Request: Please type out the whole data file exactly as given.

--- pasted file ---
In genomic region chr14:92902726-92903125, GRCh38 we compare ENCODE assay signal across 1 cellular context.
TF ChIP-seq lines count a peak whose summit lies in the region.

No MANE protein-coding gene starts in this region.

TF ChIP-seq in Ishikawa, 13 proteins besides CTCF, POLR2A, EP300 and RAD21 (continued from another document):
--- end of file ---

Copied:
In genomic region chr14:92902726-92903125, GRCh38 we compare ENCODE assay signal across 1 cellular context.
TF ChIP-seq lines count a peak whose summit lies in the region.

No MANE protein-coding gene starts in this region.

TF ChIP-seq in Ishikawa, 13 proteins besides CTCF, POLR2A, EP300 and RAD21 (continued from another document):